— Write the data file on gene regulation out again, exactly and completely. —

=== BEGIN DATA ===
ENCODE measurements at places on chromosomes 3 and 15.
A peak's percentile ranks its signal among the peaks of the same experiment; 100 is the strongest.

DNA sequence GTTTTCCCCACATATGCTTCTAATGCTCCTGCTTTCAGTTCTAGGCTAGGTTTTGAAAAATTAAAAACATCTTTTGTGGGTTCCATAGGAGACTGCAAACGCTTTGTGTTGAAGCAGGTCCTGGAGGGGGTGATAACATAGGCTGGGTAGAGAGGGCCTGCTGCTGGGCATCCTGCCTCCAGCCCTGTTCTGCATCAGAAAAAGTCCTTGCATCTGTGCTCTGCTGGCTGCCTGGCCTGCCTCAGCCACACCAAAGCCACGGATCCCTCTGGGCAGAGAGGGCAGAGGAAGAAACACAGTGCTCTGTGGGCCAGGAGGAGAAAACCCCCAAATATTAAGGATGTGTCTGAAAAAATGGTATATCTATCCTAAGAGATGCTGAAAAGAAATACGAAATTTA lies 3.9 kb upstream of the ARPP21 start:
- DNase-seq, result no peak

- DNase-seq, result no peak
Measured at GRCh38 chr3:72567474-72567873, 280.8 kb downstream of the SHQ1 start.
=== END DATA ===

ENCODE measurements at places on chromosomes 3 and 15.
A peak's percentile ranks its signal among the peaks of the same experiment; 100 is the strongest.

DNA sequence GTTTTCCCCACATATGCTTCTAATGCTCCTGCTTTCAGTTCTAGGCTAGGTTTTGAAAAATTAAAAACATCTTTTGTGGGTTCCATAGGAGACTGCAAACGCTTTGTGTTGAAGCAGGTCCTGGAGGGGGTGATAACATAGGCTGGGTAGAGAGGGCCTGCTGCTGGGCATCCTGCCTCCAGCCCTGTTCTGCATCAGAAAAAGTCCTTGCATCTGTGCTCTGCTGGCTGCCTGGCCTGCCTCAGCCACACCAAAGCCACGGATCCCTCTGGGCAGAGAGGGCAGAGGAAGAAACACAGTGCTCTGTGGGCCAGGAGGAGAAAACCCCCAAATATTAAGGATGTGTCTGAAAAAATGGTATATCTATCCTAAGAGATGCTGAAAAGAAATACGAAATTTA lies 3.9 kb upstream of the ARPP21 start:
- DNase-seq, result no peak

- DNase-seq, result no peak
Measured at GRCh38 chr3:72567474-72567873, 280.8 kb downstream of the SHQ1 start.